The Dr. Dolittle Day

He was weasel-cute and wore summer on top with winter on bottom, in seasonal transition just like April weather. The snow white dot on his nose might as well have been a light bulb for all the camouflage it provided. He was exploring our woodpile, much to the consternation of a squirrel who has been stashing stolen sunflower seeds there. This particular weasel is not the weasel of today’s story, but he might be a grandchild or great-grandchild of the one I encountered one fall day shortly after we moved into this house...

I had school work to do that day and the sun was shining, and nobody in their right mind studies indoors when the sun is shining. So I arranged myself and my books in a spot of sunshine along the south wall of the house, facing the trees in the park next door. It was not a focused study session. There were birds to watch and a weasel…a weasel? Yes, it was definitely a weasel (in full summer attire) that trotted past me on its way to the park. He slipped under the fence and disappeared into the tall grass on the other side. I saw the grass moving to and fro as he rustled around for a few minutes, then suddenly he was sliding back under the fence, somewhat awkwardly this time. His mouth — his whole face — was full of a rather large, hapless mouse. Well, well, look at you, Mr. Speedy Mouser-Weasel…

He bounded up the low rise from the fence, heading straight towards me. I sat still, wondering what he would do, wondering if he could even see me over the bulk of his mouse. On he came, the mouse’s tail a dangling pendulum. And on he came, stretching his neck high to keep from tripping over his meal. And on he came… okay, little guy, can you see big ole me…just sitting here…in plain sight? I was beginning to wonder what I would do if he ran right over my legs with his big, rather dead mouse.

We both reacted at about the same time. I opened my mouth to express my concerns about his travel trajectory, and he opened his mouth to drop his mouse. Right by my feet. He looked at me briefly, then scurried around the corner of the house. I looked at the dead mouse briefly, leaned around the corner and yelled, “Hey, you! Come back here and get your mouse!”

He kept going. Of course. I’m not Dr. Dolittle after all.

So there I was, just trying to study in the sunshine and now I had a dead mouse at my feet. Dead mice are rather distracting, and I was debating about whether to move the mouse or move myself back inside the house, when the weasel suddenly appeared from around the corner. He calmly walked to the mouse, looked at it, looked at me, picked up the mouse and trotted off once again.

I leaned around the corner and called after him, “Thank you!”

I sat back against the house and chuckled to myself. That weasel just obeyed me. Unbelievable.

☕️ Adventures in Learning

A Saturday Caesura

Cold settled to the bottom of the sky this week, left glitter hanging in trees, spread a generous helping of white over autumn’s abandoned and decaying glory. The night the cold arrived, a stray kitten found a warm hideaway shelter, curled its baby tail around its pink baby nose and settled into that deep, world-abandoning sleep recognizable in babies of all shapes and sizes. In the early(ish) morning, the little kitten, a soft-grey tabby, went on an unplanned, very un-kitten-like adventure — to school.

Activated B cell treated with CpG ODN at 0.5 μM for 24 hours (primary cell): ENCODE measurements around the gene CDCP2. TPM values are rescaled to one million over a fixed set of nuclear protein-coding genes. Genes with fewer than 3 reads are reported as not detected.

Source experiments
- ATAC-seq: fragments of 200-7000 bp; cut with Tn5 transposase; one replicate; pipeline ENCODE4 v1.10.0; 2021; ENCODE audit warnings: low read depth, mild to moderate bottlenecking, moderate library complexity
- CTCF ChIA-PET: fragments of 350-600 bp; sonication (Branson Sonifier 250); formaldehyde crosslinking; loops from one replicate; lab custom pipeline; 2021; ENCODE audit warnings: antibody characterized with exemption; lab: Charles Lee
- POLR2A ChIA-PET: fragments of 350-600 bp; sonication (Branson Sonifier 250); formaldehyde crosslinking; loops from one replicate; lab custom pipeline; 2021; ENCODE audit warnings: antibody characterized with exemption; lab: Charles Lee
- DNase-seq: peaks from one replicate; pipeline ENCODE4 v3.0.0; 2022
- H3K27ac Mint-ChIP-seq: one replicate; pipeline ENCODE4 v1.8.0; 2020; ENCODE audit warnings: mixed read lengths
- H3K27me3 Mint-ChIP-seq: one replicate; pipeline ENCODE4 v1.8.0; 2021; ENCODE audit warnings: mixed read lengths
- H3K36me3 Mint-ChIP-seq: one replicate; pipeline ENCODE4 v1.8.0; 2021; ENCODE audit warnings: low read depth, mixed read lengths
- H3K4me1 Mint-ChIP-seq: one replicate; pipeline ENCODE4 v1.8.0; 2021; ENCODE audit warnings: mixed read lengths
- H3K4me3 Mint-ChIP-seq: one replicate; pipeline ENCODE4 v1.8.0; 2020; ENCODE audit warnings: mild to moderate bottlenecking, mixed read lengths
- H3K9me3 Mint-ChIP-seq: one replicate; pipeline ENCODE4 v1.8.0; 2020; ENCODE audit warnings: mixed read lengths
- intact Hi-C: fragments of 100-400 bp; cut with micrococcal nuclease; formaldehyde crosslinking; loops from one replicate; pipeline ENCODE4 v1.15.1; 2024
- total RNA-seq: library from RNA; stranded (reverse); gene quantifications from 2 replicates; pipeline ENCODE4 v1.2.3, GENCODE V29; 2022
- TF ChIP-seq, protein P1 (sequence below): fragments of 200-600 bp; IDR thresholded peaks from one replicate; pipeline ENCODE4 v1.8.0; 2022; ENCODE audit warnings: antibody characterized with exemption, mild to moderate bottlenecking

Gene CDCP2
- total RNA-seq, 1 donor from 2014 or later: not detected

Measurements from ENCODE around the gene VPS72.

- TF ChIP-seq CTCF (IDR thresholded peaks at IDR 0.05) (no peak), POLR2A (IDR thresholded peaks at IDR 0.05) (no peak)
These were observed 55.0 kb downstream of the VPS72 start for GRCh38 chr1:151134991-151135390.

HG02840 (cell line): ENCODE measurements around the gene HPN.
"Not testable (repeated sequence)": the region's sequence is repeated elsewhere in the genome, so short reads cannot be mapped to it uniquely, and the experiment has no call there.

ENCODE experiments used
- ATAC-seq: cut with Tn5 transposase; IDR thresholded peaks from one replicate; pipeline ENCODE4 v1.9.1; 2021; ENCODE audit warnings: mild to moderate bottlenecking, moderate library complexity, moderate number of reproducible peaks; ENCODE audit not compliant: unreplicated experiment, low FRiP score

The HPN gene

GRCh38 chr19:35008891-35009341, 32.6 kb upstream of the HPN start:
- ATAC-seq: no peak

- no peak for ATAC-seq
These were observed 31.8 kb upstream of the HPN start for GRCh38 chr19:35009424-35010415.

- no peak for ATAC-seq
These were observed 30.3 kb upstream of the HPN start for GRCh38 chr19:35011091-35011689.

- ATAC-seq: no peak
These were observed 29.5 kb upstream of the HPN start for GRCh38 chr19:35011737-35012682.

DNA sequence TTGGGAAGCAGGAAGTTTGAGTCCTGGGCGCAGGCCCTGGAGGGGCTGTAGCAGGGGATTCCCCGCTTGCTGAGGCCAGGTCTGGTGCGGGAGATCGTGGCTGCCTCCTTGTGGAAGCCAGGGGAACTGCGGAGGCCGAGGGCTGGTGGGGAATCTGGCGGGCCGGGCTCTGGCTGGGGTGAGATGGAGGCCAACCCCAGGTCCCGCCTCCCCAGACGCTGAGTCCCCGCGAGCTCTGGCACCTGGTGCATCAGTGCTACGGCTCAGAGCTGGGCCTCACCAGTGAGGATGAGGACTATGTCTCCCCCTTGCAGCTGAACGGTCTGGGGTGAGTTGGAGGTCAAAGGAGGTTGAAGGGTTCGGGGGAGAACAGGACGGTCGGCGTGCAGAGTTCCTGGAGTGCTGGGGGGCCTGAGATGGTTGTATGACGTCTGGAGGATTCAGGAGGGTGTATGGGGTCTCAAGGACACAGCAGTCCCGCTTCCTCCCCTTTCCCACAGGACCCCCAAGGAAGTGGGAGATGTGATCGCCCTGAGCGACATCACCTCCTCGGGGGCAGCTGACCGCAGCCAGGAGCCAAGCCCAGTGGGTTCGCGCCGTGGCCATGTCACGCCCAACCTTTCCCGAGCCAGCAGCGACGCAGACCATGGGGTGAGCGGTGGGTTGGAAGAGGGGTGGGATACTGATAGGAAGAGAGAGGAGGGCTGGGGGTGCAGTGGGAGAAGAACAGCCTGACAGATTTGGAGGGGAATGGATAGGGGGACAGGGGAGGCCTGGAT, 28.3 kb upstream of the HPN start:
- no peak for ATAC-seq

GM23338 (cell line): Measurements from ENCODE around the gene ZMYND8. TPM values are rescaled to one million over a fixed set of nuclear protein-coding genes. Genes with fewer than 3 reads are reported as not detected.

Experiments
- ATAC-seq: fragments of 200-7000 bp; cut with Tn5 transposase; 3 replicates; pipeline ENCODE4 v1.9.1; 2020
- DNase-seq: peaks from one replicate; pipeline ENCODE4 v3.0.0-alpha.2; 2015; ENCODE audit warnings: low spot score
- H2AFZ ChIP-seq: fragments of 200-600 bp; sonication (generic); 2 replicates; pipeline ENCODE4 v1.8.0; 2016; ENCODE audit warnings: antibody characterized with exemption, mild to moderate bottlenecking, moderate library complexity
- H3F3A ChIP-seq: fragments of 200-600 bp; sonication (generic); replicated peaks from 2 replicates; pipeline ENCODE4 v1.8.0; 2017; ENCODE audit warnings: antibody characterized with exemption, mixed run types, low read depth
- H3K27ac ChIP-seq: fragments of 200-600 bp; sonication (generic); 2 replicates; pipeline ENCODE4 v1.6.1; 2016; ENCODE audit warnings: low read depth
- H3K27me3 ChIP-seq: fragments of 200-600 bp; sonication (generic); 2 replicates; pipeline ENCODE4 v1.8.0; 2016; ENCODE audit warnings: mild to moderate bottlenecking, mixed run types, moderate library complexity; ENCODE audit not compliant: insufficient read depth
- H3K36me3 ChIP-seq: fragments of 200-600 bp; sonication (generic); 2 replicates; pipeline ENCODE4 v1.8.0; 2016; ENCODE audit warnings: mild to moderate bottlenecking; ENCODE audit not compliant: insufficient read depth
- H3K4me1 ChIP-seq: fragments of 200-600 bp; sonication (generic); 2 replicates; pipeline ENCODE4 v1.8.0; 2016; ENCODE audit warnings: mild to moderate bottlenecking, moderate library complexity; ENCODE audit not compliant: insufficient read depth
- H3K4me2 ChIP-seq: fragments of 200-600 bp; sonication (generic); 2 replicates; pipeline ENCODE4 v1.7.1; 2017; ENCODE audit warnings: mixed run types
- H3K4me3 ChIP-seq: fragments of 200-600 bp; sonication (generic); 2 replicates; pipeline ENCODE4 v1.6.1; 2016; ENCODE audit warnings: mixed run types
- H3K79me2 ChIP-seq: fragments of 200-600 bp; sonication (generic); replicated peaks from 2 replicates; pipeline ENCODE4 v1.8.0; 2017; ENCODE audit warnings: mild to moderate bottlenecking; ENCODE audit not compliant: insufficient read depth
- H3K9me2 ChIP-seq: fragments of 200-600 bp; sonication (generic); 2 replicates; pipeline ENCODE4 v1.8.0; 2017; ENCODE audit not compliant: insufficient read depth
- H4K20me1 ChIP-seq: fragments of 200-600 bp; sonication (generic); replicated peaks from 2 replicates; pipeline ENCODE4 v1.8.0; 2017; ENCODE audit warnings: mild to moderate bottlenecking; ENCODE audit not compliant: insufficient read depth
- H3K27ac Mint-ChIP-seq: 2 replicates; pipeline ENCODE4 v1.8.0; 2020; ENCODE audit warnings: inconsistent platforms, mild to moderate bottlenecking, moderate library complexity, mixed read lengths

The stowaway was not discovered until the student pulled into the school parking lot and heard something other than the usual purr of his truck engine. And so it was that kitty, smelling slightly of engine oil and still oblivious of the dangers of fan belts, found himself tucked into a flannel-lined jean jacket and smuggled into Room 210. Not that the secrecy part of the smuggling operation was particularly successful. The teacher, somewhat experienced with reading student body language and quite knowledgeable in techniques of interrogation, was quick to spy the bulging jacket, ferreted out an equally quick confession, and further declared that if kittens were going to attend English class, then she, as the teacher, would exercise her authority by being the first to cuddle it. Which she did. Of course.

And so it was that kitty found new warm shelters in various laps, explored an intriguing maze of legs (human and non-human), left tiny paw-prints on papers and desk tops, tapped a few Chromebook keys for good measure, and purred and purred and purred (and meowed), and then, oh glory of all glories, lapped up a dish of goodness made from three creamers smuggled (successfully) from the staff-room fridge, the contents mixed with a bit of water, and, once that was gone, munched on a generous scoop of tomato-basil flavoured tuna graciously donated from someone’s lunch. Oh, that all un-kitty-like adventures could result in such bounty, such an embarrassment of riches.

Any suspicions about how much school-work was actually done that class are probably warranted. Kittens are magnets and there is nothing in the high school English curriculum about magnets. Or kittens for that matter. Nothing. Nada. However, there is an entire general outcome related to collaboration and group work, and if one were to assess the class ability to collaborate based on their collective responsiveness to kitty’s frequent meowing and their ability to offer lap-space in an equitable manner without any squabbling, then it could be argued that, even in Grade 12, having a kitten in class is conducive to learning. And if the quality of learning was gauged by the full, round kitty-belly and the steady, rumbling purr, then the class certainly achieved a standard of excellence that day.